Russia’s Blogosphere: Common Space for the Priest and the Nationalist

What do a priest who writes about rappers and a nihilistic nationalist have in common? Along with their active participation and civic engagement on the Internet, both served as examples of online voices used in the Berkman Center’s “Mapping of the Russian Blogosphere.” After collecting data from the blog index of Russia’s largest search engine Yandex about a million active blogs throughout 2009 and 2010, Bruce Etling and other directors at the Berkman Center divided them into four distinct discussion zones—politics, culture, regional, and instrumental—to analyze them each separately. Not only did the researchers collect quantitative data, they also included a variety of ethnographic information taken from close observations of individual blogs.

For example, in an analysis on blogs in the religion cluster, researchers noted the idiosyncrasies of a hip-hop-loving Orthodox priest:

“He posts some rock music and trailers for Hollywood movies. He speaks a lot about faith and Christianity and says that the most important thing is to have faith in Christ, all other things a person can learn. He listens to rap music and comments on the arrest of the famous rapper who was arrested for 10 days because his lyrics which were considered offensive to police.”

Politics was also a huge topic of discussion among Russian bloggers. In particular, a section of the country’s blogosphere exhibited extreme nationalist sentiments. In an examination of a Russian nationalist’s blog:

“He describes in his blog the dangerous future found in Europe’s decline and new separatists wars that will destroy the modern world. He is very critical toward the current Russian government and in particular the development of the Russian innovation zone Skolkovo. He says that Medvedev is a neoliberal and no one in the West will really help Russia contrary to what Medvedev has argued. According to the blogger, Russia has to focus on uniting and protecting the Russian people all over the world.”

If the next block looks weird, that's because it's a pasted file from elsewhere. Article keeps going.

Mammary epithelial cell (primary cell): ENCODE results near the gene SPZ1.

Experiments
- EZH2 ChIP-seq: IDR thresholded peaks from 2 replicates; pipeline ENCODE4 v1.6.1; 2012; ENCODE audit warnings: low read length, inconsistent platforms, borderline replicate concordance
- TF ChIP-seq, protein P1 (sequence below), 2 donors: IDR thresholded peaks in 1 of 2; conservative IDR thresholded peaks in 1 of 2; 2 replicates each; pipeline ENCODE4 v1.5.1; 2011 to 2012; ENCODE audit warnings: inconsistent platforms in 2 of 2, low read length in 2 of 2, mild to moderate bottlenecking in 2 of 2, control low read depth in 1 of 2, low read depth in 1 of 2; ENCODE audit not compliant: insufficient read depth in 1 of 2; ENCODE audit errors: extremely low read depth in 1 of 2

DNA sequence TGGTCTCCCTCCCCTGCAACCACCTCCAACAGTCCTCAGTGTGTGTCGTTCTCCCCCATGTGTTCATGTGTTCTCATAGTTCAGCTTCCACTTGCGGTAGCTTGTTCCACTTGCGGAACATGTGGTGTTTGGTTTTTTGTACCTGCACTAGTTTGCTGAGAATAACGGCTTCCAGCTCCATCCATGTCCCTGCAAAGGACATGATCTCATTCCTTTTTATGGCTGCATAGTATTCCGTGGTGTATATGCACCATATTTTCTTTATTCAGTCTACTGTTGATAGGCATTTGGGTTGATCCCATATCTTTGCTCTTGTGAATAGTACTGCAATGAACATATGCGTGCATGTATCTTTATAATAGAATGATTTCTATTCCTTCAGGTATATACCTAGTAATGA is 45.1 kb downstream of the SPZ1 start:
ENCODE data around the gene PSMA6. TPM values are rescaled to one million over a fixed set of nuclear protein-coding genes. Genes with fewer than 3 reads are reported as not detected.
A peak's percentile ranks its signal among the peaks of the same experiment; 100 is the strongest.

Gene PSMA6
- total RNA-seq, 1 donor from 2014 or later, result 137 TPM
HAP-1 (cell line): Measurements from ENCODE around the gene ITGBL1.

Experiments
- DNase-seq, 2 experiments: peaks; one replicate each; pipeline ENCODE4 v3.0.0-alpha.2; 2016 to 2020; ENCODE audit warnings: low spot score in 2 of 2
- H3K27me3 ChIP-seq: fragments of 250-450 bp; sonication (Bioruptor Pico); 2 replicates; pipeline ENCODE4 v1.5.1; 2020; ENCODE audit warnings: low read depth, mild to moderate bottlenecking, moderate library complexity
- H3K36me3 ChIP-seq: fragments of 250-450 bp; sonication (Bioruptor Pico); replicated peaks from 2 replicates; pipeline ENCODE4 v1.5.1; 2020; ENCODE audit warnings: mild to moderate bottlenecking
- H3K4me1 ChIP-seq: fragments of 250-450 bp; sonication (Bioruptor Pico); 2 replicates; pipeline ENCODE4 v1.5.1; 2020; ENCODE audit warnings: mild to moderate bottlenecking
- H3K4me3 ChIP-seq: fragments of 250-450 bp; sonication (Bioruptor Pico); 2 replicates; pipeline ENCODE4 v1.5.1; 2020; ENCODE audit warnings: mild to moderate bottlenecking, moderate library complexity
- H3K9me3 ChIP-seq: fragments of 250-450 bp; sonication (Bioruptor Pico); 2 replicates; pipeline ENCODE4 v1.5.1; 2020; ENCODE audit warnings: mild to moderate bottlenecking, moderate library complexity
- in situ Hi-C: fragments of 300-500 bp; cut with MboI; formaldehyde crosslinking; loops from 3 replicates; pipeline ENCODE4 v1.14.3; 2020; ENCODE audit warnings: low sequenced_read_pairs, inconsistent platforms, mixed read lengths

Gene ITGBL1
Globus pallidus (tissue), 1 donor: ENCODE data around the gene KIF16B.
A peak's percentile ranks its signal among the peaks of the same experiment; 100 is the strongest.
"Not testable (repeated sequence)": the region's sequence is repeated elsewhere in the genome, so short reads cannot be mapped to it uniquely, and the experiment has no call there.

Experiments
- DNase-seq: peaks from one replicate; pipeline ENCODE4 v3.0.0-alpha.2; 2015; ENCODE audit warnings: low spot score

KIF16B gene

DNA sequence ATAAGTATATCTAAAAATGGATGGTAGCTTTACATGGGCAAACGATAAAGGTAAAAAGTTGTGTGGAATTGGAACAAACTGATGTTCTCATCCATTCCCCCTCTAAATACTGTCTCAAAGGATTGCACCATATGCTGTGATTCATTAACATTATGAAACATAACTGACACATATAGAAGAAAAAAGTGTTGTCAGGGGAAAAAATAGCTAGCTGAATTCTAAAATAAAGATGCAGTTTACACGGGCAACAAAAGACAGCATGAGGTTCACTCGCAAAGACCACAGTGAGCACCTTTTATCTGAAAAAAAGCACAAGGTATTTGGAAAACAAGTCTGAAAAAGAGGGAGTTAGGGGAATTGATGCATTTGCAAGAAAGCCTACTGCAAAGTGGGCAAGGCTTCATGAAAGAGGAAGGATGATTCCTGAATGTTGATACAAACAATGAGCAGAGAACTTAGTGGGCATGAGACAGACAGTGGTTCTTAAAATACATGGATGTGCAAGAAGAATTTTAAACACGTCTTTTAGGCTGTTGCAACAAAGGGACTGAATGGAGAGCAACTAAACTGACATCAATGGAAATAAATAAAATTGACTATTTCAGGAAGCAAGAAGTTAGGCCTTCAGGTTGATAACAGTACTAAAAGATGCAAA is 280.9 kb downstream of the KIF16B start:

Some other interesting findings:

  • LiveJournal remains one of the most used platforms.
  • Compared to the map of the American online political landscape, the Russian blogosphere is not as isolated in terms of cross-spectrum debate. Researchers found that clusters of political blogs exhibit a degree of ideological openness (as opposed to containing themselves within communities of bloggers with similar political leanings).
  • The highest concentration of male bloggers (over 90%) belongs to the Nationalist category. On certain nationalist blogs, researchers found criticisms of the West and posts hailing Stalin. Unsurprisingly, the word cloud generated from this category indicated that “Russia” was used most often among these bloggers.
  • Russian bloggers link the most to YouTube.
  • Many bloggers use YouTube to “serve as a watchdog” on the elite class and corruption in the government.

 

For more information, download the report, available in both English and Russian.

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